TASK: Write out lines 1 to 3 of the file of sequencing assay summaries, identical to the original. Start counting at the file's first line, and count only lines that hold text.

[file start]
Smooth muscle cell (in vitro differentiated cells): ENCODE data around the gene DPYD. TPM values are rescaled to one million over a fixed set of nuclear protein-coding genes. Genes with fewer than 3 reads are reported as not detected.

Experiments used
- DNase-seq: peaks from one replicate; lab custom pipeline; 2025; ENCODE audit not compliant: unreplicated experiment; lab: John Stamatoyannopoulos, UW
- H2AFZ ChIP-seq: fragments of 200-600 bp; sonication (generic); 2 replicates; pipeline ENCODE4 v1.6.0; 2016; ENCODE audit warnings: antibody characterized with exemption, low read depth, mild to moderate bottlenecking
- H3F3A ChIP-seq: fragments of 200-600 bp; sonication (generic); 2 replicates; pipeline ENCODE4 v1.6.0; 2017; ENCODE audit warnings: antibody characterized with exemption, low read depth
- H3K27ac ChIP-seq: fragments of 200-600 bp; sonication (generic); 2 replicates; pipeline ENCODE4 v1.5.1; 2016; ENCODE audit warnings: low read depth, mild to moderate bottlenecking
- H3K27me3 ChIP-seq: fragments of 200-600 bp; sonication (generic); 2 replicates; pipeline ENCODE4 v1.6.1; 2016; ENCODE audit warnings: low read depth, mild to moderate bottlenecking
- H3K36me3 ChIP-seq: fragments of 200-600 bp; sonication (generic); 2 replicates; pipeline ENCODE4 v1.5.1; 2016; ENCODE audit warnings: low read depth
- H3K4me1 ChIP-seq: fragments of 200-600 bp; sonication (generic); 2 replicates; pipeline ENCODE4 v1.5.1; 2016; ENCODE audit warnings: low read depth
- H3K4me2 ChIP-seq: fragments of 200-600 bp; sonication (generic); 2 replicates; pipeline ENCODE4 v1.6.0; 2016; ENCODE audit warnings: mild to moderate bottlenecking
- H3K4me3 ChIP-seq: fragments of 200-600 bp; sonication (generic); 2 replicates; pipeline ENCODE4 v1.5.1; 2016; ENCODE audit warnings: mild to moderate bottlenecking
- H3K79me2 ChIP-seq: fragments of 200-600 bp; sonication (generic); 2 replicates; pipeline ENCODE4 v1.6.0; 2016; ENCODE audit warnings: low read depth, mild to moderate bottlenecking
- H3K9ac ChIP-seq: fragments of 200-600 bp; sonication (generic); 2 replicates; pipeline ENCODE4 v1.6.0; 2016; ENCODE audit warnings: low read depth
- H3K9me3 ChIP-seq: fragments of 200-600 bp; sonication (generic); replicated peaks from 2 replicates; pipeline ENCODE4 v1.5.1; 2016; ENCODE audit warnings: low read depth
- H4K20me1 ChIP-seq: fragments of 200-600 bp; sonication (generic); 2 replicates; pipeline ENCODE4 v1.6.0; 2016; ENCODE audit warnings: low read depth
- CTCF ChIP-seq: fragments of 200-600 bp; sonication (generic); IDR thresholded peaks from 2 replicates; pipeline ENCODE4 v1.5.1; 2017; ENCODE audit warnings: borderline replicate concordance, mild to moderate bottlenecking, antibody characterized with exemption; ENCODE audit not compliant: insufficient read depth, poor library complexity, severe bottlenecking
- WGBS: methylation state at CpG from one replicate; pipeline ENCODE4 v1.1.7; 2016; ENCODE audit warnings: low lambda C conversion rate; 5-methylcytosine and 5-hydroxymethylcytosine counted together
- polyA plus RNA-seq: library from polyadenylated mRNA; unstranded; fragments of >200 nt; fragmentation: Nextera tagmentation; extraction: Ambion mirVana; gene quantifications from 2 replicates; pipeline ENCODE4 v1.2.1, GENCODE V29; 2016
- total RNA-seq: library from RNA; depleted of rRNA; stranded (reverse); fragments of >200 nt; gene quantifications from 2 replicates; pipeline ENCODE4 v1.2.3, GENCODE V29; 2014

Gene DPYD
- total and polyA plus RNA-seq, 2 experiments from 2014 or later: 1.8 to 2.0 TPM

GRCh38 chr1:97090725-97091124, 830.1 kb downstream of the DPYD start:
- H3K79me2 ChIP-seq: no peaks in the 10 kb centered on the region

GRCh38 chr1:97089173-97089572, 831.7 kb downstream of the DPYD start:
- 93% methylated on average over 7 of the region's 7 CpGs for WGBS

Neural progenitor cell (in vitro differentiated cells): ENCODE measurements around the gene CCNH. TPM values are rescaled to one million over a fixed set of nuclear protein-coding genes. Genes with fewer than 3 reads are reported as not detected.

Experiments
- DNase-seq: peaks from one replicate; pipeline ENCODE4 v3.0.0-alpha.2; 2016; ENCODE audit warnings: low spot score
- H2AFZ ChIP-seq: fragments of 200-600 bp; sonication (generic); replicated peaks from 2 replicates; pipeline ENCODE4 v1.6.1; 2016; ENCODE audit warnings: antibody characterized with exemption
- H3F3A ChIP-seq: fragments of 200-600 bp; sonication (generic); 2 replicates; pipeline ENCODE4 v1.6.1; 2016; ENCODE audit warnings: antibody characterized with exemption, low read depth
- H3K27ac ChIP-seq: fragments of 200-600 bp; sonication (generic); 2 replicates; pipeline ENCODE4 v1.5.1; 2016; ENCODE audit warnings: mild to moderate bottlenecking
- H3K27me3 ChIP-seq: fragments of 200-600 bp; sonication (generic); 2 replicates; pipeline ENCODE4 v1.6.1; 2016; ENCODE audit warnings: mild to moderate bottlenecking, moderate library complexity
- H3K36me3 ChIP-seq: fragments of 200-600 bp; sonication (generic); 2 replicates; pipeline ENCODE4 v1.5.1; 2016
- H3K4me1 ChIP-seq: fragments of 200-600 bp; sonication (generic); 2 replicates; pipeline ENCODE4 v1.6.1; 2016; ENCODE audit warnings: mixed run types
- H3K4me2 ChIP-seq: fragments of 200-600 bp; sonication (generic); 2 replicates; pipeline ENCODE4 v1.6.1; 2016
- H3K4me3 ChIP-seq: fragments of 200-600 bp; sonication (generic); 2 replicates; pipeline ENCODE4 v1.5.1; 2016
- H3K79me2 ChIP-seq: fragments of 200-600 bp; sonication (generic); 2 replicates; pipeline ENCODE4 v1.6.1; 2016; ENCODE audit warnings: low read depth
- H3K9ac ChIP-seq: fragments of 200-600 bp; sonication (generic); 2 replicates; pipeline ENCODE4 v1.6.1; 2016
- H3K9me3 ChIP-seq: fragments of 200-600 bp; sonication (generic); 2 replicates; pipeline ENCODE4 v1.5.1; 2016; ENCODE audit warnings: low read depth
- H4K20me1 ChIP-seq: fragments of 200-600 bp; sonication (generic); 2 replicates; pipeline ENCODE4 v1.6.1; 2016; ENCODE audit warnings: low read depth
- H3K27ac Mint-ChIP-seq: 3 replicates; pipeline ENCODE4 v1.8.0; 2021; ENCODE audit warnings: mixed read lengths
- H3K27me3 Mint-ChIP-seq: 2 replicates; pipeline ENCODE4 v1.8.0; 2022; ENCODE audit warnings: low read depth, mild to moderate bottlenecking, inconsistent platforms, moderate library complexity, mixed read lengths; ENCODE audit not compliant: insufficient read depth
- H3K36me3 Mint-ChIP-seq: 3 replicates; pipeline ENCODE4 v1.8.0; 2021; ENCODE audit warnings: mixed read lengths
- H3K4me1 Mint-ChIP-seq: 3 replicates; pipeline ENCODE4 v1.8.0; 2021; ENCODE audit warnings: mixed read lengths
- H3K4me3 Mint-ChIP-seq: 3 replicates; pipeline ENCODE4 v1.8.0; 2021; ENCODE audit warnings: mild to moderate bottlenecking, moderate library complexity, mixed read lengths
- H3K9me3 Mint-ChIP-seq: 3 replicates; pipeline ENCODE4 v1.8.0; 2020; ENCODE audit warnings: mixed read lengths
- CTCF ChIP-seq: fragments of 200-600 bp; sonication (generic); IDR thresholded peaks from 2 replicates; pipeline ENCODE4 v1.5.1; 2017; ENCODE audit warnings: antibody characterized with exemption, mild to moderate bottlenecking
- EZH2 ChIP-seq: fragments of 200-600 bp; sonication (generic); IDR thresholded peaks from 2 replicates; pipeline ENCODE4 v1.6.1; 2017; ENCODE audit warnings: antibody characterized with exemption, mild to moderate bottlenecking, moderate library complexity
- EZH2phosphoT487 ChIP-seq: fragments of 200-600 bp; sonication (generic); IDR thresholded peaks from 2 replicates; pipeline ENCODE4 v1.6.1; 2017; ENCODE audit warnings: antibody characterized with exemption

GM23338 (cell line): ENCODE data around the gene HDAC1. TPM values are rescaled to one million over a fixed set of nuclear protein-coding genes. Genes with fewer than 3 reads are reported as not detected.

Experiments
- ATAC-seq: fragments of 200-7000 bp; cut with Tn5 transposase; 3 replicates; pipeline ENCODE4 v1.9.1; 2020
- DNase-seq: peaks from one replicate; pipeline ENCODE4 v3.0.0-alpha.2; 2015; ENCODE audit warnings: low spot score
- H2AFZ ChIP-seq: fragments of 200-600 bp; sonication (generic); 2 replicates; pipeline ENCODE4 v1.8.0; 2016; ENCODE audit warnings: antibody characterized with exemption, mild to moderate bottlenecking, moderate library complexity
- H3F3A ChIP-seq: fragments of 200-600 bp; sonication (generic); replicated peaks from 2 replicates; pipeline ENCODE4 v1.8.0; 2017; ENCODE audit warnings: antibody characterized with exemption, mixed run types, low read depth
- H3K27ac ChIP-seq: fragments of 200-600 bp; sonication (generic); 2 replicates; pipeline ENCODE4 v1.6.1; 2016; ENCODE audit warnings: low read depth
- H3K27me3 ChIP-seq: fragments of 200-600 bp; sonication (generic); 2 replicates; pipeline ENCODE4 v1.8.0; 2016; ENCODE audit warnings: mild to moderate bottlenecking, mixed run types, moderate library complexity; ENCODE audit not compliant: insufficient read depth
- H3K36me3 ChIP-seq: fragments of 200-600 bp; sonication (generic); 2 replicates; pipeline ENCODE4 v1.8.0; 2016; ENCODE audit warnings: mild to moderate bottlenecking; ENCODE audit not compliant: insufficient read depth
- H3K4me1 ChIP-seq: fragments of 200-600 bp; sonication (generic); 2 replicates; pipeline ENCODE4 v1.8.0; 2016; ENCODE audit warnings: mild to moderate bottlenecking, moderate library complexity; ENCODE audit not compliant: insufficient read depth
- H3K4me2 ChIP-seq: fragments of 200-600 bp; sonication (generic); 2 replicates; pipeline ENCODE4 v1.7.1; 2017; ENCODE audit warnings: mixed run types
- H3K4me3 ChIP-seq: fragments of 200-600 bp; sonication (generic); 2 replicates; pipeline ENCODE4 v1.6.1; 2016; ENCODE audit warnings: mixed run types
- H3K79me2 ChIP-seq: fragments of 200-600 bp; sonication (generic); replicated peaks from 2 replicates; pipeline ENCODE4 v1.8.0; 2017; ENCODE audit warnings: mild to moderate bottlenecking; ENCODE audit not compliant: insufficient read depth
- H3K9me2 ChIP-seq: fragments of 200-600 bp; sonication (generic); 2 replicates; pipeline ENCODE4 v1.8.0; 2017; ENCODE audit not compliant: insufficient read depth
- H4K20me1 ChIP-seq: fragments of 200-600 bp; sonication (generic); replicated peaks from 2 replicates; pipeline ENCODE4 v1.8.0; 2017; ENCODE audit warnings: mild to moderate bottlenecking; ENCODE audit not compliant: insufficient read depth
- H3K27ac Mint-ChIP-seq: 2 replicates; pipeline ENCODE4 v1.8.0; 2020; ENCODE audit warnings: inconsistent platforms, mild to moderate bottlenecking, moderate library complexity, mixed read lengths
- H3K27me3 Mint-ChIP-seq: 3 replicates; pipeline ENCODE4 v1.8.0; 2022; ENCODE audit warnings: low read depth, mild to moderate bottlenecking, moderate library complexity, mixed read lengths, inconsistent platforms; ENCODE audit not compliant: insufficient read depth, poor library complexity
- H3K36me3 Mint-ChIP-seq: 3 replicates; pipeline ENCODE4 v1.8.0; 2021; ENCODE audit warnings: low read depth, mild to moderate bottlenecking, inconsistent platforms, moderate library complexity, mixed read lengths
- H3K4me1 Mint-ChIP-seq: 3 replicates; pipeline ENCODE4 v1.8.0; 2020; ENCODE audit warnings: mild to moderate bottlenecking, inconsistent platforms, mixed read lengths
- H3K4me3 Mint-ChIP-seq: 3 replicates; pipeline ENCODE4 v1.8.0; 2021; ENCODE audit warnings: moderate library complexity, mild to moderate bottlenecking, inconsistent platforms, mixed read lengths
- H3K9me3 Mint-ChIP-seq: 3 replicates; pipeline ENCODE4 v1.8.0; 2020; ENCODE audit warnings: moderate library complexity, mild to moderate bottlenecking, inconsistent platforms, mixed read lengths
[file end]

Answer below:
Smooth muscle cell (in vitro differentiated cells): ENCODE data around the gene DPYD. TPM values are rescaled to one million over a fixed set of nuclear protein-coding genes. Genes with fewer than 3 reads are reported as not detected.

Experiments used
- DNase-seq: peaks from one replicate; lab custom pipeline; 2025; ENCODE audit not compliant: unreplicated experiment; lab: John Stamatoyannopoulos, UW